Children of Chornobyl Relief Fund (CCRF)
Short Hills, New Jersey, Thursday, April 1, 2004
NEW YORK CITY - On Tuesday, March 30, a two-year-old toddler from
Kyiv, Ukraine, Mariyhka Tkachyk, underwent preliminary surgery at the New
York Eye and Ear Infirmary to help protect her breathing passage, and to
repair damage to her vocal chords.
Under the supervision of plastic surgeon Dr. Oleh Slupchynskyj, the
Ukrainian child will undergo a series of delicate surgical procedures to
correct a facial deformity caused by a virulent infection.
Mom Vera Tkachuk holds Mariyka. Infection paralyzed the
girl's vocal cords and destroyed her nose cartilage
A few months after her birth, Marika Tkachyk was stricken with a mysterious
but deadly virus that killed four other infants in the capital of Ukraine.
Doctors at the Kyiv City Hospital No. 2 were able to save Marika's life, but
the virus gradually infected Marika's nasal cavity and destroyed the
cartilage in her nose, forcing doctors to insert a breathing tube in the
infant's throat so that she would not suffocate.
Hospitals in Ukraine are ill equipped to deal with such procedures, and Dr.
Slupchinskyj volunteered to help in the next stage of her treatment. In his
first visit to the Kyiv hospital, Slupchinskyj was impressed with the local
doctors' skill and improvisational ability. "The Ukrainian medical team was
very talented," said Slupchinskyj. "I saw them do things that I've never
seen our doctors [in the United States] do."
Unfortunately, they lacked the technology available in many US facilities
and Slupchinskyj arranged for her to be treated at the New York Eye & Ear
Infirmary. Even with U.S. doctors donating their services, the cost of the
treatments is expected to reach $15,000.
Marika Tkachyk was brought to the United States under the auspices of the
Children of Chornobyl Relief Fund, an award-winning charity based in Short
Hills, New Jersey that specializes in the treatment of children affected by
the world's worst nuclear disaster. "In the wake of Chornobyl, many
children in northern Ukraine are still living in areas contaminated with
radioactive fallout, and many children are severely immune-depressed," said
Alexander Kuzma, CCRF's Executive Director.
Although Marika's condition may not be directly related to Chornobyl, the
Fund decided to intervene in her case. Thanks to several private donors,
including employees of Johnson & Johnson's Division of Pharmaceutical
Development and Research, CCRF was able to bring Marika and her mother,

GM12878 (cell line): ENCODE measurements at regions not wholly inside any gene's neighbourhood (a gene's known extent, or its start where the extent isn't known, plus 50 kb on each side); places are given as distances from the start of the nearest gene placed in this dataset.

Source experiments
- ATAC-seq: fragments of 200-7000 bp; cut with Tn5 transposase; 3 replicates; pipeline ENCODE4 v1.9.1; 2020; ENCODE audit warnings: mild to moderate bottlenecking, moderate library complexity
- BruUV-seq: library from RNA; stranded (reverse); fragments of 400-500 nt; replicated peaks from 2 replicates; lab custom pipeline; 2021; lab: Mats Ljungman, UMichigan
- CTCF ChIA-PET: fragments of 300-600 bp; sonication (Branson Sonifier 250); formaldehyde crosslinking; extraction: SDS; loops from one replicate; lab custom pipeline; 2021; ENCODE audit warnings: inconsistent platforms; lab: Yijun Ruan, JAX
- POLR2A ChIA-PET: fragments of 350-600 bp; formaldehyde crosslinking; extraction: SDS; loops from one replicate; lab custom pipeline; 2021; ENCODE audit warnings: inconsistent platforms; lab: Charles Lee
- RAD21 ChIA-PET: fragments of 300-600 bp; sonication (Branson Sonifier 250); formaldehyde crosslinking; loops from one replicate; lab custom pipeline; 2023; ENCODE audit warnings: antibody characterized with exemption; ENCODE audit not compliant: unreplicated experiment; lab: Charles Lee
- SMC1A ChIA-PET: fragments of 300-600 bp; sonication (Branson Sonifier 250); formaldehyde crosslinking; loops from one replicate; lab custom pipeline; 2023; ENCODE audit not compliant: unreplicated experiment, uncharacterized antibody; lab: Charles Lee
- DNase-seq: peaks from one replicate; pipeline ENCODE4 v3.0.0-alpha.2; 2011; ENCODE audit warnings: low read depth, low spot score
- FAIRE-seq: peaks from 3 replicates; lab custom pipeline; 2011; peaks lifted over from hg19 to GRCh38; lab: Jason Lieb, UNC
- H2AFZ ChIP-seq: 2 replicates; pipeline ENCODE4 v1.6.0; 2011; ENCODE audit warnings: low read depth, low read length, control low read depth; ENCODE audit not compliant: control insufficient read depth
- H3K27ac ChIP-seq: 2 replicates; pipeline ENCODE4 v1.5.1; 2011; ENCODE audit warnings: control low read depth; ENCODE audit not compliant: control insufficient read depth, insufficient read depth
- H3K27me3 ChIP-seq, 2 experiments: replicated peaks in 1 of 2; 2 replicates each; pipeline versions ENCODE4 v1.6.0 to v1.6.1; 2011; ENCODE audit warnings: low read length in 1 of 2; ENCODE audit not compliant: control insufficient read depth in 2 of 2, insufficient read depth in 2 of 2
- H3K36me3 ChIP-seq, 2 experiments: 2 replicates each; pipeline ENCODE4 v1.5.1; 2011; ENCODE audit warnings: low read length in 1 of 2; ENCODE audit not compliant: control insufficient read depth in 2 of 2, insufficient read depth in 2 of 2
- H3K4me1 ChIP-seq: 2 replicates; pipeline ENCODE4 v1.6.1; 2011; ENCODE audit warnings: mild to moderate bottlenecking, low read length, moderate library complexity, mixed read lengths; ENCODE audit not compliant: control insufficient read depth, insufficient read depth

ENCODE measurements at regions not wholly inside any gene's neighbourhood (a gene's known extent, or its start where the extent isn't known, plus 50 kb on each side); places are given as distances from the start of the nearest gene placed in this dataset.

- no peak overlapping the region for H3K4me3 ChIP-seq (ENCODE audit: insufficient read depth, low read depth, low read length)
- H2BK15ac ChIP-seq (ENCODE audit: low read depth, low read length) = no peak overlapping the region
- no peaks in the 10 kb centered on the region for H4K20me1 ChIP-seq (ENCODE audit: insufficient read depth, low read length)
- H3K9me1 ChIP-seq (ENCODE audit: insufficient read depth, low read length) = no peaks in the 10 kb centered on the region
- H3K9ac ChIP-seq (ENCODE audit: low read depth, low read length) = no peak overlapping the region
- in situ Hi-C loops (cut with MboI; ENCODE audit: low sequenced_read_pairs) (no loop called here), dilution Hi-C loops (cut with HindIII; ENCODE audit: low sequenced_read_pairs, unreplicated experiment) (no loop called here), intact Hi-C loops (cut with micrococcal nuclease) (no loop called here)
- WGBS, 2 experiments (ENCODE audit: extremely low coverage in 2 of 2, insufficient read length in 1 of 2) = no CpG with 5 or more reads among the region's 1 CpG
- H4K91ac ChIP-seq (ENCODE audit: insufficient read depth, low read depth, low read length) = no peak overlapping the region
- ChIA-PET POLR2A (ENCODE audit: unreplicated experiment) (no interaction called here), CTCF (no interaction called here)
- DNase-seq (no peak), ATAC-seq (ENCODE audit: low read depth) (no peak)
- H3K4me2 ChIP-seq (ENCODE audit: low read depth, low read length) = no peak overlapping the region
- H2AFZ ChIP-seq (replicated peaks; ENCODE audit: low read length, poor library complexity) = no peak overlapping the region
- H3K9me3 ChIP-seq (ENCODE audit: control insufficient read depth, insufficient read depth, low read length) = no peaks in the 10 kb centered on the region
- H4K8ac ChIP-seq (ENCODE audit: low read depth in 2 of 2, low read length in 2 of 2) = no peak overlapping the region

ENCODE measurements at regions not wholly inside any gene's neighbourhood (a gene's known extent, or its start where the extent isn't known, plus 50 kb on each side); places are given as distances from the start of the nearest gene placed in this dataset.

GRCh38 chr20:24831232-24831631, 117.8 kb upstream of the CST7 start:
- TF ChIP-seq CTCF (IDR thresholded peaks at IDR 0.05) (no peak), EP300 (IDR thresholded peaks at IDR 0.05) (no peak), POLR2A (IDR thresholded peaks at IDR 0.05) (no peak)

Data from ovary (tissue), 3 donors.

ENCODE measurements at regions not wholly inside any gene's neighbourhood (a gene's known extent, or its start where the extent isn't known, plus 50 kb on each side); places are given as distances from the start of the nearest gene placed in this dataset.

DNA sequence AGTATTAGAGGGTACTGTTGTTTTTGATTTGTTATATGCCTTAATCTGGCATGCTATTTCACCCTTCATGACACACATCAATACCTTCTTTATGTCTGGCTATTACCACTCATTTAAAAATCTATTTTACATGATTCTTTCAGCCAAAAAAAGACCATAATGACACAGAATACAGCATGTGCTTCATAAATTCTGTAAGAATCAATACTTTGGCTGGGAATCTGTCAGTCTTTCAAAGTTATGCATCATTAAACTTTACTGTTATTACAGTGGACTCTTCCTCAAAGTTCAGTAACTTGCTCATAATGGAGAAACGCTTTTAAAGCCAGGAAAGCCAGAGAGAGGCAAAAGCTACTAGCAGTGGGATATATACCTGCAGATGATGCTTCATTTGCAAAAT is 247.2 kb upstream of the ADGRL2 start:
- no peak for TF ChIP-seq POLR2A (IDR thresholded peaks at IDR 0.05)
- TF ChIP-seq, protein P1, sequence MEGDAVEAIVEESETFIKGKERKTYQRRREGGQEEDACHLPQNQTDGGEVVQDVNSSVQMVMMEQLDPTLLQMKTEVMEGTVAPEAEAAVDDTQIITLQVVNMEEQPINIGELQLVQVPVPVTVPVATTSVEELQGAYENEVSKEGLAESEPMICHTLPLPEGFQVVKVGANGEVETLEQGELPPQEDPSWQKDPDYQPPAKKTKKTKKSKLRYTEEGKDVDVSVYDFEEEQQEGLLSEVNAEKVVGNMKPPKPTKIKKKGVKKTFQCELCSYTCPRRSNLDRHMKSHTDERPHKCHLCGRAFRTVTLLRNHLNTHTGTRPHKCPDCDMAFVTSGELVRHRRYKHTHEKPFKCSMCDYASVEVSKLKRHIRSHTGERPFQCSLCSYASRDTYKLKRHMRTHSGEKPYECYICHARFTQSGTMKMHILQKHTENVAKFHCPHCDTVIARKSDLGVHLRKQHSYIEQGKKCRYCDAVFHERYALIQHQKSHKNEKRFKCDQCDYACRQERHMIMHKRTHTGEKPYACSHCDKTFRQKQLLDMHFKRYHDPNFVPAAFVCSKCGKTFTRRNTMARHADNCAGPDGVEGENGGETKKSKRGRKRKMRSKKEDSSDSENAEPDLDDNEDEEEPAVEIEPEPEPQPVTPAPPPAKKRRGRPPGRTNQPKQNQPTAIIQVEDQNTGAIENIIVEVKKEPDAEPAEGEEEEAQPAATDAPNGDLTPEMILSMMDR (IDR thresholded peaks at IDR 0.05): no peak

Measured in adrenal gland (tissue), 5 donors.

Vera Tkachyk to the US.
During her month-long treatment program, Marika and Mrs. Tkachyk will be
staying with the Burachinsky family of Florham Park, New Jersey. Dr. Andrew
Burachinsky is a cardiologist at St. Michael's Medical Center in Newark and
a member of CCRF's Medical Advisory Committee. His wife Valerie has been
the Vice President of CCRF since the Fund was established in 1990. Mrs.
Burachinsky has helped to organize many of the Fund's 30 medical airlifts,
delivering millions of dollars worth of medical supplies and technology to
partner hospitals in Ukraine.
"In most cases, it is more cost effective to treat the children in Ukraine,"
said Alex Kuzma. "We can deliver new technology and resources that can
improve the quality of care and save more children's lives. In Marika's
case, however, we felt compelled to bring her here to make sure she received
the specialized surgery she could not get in her home country."
"Marika's case is quite exceptional", said Mrs. Burachinsky. "This is the
first child we have brought to the United States in many years." In 1990,
the Fund brought eight children to actor Paul Newman's Hole-in-the-Wall Gang
Camp in Ashford, Connecticut. One of those youngsters has fully recovered
from leukemia and remained in the United States. He is now attending
college in New Jersey.
"We are very grateful to Dr. Slupchinskyj and the staff at New York Eye &
Ear Infirmary for taking on this complicated case," said Mrs. Burachinsky.
"Considering the ordeal Marika has gone through, she is a remarkably calm
and sweet child. Her mother Vera is a lovely person, and she is very
grateful to all the donors who have stepped forward to help her daughter."
For further information, call (973) 376-5140 or (860) 652-0458. Tax
deductible donations may be made payable to CCRF, 272 Old Short Hills Road,
Short Hills, New Jersey 07078, and may be earmarked for the "Marika Tkachyk
Fund." LINK: www.childrenofchornobyl.org
EDITOR'S NOTE: Mariyka Tkachyk's story, with a photograph of her,
was featured in the New York Daily News on April 1, 2004.
Your assistance is needed now, please donate to the Marika Tkachyk Fund.